The exploration of chemotherapy for advanced pancreatic neuroendocrine tumors has been somewhat sparse, but has increased pace during the past few years. Certain of these regimens have met with some success, increasing the armamentarium of clinicians.
Beijing, China researchers led by Shen from the Peking University School of Oncology have published an article in the September issue of the journal Medical Oncology that examines the outcome of such a chemo regimen: the platinum drug cisplatin in combination with the topoisomerase I inhibitor, irinotecan (in the U.S. trade name Camptosar) in those with metastatic pancreatic cancer.
In years 2007 through 2009, sixteen patients with advanced and locally-advanced gastroenteropancreatic neuroendocrine tumors were treated with the cisplatin plus irinotecan combination therapy. Several of these patients were then transitioned to long-acting release octreotide after disease control had been reached. The median duration of progression-free survival was found to be 5.5 months. And the median overall survival of the patients was 10.6 months. The primary serious side-effect of this treatment regimen was hematological. The authors conclude that this combination was reasonably well tolerated, and moderately effective.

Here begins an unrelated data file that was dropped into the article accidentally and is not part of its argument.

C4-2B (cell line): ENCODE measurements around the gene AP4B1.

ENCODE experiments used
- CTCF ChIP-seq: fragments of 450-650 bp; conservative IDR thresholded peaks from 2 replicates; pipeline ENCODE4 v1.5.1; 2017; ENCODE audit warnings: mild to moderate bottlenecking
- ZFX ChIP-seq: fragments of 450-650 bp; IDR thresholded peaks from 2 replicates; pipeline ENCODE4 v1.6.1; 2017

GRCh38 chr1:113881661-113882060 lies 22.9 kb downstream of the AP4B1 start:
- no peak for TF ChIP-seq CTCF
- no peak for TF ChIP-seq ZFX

This study is encouraging, and needs further confirmation. But it does improve our understanding as to potential treatment options for those with more advanced neuroendocrine tumors.
Dale O’Brien, MD